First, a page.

Research to date has focused on the toxins of the very large or potentially dangerous species that live in the tropics. The native, small and harmless spiders have not been in focus. “Most spiders in Central Europe are no more than two centimeters in size, and their venom levels were not sufficient for experiments. But now we have precise analytical methods to study even the small amounts of the previously neglected majority of spiders,” explains Lüddecke. The working group at the Giessen Bioresources branch of the Fraunhofer IME is devoting itself to these species as part of a research project. In the process, they are collaborating with research teams from the Justus Liebig University in Giessen, among others. The work is funded by the LOEWE Center for Translational Biodiversity Genomics (LOEWE-TBG) in Frankfurt am Main.
The scientists are paying particular attention to the wasp spider (Argiope bruennichi), which owes its name to its striking wasp-like coloration. They have succeeded in decoding its venom, identifying numerous novel biomolecules. The research findings were published in the journal Biomolecules.
New biomolecules from wasp spider venom
Spider venoms are highly complex, they can contain up to a maximum of 3000 components. The venom of the wasp spider, on the other hand, contains only about 53 biomolecules. It is heavily dominated by high-molecular-weight components, including so-called CAP proteins and other enzymes. As in other spider venoms, knottins are present – but these make up only a small part of the total mixture.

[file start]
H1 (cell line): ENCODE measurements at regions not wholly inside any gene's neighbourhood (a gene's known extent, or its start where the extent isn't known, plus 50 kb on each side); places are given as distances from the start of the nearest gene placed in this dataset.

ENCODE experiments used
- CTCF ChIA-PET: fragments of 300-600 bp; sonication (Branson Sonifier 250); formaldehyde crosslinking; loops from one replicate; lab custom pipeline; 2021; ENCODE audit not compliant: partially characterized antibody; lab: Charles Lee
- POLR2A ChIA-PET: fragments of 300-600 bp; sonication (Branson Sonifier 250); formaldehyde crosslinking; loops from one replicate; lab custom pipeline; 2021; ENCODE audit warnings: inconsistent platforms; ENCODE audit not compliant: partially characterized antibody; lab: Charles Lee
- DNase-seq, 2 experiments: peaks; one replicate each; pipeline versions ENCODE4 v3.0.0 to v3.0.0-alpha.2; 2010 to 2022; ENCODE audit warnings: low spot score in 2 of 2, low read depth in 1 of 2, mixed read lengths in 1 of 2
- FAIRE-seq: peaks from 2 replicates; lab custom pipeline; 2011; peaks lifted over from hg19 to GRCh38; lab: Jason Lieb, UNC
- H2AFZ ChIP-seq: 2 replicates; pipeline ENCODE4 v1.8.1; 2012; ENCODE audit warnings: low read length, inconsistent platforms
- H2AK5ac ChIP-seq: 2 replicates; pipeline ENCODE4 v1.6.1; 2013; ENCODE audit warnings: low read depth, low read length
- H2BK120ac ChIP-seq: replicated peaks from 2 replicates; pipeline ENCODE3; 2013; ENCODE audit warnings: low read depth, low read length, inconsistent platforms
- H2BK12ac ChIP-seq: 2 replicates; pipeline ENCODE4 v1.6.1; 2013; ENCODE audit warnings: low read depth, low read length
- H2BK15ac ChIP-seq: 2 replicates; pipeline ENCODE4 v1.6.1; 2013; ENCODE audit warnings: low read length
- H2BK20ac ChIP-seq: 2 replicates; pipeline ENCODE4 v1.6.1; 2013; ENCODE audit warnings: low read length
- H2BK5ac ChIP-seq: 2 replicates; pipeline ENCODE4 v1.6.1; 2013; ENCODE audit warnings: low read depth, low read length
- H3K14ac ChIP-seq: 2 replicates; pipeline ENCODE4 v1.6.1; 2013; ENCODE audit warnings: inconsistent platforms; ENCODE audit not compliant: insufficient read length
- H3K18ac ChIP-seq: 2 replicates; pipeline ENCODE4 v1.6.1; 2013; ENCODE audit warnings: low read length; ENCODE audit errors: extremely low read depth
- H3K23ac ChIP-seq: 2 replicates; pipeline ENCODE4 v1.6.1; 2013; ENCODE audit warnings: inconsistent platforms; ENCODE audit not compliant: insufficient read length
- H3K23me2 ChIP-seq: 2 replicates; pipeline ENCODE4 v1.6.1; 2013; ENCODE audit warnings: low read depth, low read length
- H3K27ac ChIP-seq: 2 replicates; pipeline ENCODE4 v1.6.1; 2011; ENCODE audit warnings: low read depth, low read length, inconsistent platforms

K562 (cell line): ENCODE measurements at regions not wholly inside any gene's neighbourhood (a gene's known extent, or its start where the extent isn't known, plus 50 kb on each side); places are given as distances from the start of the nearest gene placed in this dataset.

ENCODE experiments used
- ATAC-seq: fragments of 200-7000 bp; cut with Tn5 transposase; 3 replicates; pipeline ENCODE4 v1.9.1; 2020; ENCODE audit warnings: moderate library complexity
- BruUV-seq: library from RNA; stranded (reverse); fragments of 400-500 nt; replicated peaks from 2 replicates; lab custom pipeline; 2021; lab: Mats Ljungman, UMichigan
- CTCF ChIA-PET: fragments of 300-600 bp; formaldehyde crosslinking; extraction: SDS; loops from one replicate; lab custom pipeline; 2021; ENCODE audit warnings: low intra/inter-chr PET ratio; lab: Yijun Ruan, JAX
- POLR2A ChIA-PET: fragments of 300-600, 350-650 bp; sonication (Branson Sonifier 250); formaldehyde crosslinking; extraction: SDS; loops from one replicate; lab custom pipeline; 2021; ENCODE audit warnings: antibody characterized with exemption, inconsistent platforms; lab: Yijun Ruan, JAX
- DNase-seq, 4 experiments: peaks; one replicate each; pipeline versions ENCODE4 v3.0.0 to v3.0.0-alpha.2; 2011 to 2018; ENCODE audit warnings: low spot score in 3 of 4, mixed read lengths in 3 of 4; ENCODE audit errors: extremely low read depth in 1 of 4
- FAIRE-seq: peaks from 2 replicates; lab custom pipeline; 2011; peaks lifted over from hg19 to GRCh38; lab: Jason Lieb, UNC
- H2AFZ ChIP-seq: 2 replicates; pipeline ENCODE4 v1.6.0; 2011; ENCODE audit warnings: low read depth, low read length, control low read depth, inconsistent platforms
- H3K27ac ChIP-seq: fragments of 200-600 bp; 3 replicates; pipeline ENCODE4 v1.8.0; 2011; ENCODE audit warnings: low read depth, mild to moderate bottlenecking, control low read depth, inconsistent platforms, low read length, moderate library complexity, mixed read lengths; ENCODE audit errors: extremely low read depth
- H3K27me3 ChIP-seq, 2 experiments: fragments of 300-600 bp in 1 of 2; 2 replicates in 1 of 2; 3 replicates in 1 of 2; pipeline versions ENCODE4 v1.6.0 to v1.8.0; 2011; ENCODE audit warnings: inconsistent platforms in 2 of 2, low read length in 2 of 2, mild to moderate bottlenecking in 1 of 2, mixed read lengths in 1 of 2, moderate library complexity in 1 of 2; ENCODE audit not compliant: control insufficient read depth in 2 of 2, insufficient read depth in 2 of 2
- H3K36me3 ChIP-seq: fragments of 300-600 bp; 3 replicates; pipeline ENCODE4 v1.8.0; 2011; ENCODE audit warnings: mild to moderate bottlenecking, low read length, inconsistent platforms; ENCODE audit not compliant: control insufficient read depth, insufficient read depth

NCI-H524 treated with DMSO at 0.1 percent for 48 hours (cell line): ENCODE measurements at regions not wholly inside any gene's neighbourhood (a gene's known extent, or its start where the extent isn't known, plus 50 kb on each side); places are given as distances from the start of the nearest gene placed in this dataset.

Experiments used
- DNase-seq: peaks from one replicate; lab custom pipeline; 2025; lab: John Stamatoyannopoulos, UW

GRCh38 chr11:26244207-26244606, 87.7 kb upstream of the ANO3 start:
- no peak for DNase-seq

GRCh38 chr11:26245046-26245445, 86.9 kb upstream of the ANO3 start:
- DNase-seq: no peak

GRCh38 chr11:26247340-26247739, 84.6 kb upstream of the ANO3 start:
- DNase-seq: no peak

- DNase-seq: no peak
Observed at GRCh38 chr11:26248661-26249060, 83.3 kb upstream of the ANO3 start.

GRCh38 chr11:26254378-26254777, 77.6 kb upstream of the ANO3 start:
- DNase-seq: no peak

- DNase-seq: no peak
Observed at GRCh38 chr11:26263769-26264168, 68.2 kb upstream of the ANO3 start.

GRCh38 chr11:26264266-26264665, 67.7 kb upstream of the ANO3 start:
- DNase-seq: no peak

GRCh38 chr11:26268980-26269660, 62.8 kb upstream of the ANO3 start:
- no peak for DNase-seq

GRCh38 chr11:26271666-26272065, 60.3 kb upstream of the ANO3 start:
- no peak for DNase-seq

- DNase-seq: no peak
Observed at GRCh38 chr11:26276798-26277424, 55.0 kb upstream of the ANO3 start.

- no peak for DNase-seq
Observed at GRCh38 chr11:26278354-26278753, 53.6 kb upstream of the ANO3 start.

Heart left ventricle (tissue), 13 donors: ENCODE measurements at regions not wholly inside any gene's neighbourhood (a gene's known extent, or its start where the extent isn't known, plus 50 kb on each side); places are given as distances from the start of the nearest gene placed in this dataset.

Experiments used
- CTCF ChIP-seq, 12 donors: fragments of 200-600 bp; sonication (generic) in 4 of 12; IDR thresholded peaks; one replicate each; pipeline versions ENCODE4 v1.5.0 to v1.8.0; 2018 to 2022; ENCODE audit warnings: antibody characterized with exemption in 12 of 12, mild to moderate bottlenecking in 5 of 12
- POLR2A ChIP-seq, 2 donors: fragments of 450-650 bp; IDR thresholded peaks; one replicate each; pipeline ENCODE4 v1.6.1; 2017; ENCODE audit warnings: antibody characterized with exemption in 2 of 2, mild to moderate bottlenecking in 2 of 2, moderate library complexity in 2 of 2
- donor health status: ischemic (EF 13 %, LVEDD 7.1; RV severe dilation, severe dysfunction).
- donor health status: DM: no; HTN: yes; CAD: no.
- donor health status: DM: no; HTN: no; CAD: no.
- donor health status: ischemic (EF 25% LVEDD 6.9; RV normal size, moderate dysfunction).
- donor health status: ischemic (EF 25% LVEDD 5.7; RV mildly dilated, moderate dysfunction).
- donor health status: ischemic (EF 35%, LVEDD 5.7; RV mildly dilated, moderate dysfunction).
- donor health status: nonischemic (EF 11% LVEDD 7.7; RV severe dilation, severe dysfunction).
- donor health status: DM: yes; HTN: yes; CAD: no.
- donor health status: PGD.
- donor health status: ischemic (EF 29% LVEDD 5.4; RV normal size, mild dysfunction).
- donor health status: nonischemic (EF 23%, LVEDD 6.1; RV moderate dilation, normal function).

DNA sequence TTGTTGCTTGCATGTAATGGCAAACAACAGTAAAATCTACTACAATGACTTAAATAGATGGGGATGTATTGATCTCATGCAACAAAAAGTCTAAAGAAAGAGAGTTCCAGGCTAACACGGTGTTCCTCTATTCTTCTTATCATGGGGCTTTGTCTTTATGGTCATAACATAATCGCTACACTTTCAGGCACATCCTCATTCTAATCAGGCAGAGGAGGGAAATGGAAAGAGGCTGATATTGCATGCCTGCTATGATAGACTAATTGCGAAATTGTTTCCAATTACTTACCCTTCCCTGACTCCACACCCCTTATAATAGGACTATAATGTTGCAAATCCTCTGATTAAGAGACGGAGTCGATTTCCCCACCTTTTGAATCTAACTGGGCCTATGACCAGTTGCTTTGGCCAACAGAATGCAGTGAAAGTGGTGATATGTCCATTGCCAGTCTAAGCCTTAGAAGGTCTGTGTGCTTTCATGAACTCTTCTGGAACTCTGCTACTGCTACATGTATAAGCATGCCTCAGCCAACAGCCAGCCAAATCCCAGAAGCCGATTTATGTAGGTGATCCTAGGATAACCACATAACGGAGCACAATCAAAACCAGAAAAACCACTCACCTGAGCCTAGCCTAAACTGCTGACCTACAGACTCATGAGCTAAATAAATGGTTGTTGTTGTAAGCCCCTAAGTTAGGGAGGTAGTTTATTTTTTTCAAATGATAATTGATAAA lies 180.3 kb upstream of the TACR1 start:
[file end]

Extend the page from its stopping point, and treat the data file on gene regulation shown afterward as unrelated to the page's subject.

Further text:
Knottins represent a group of neurotoxic peptides that are robust to chemical, enzymatic, and thermal degradation due to their nodal structure. One could therefore administer these molecules orally as a component of drugs without digesting them in the gastrointestinal tract. They can therefore exert their effects very well, which is why they offer great potential for medicine. In addition, knottins bind specifically to ion channels. “The more specifically a molecule docks onto its target molecule, attacking only a single type of ion channel, the fewer side effects it triggers,” explains Lüddecke. Moreover, even in small amounts, the knottins affect the activity of the ion channels, i.e., they are effective at low concentrations. As a result, derived drugs can be administered in low doses. The combination of these properties is what makes spider venoms so interesting for science.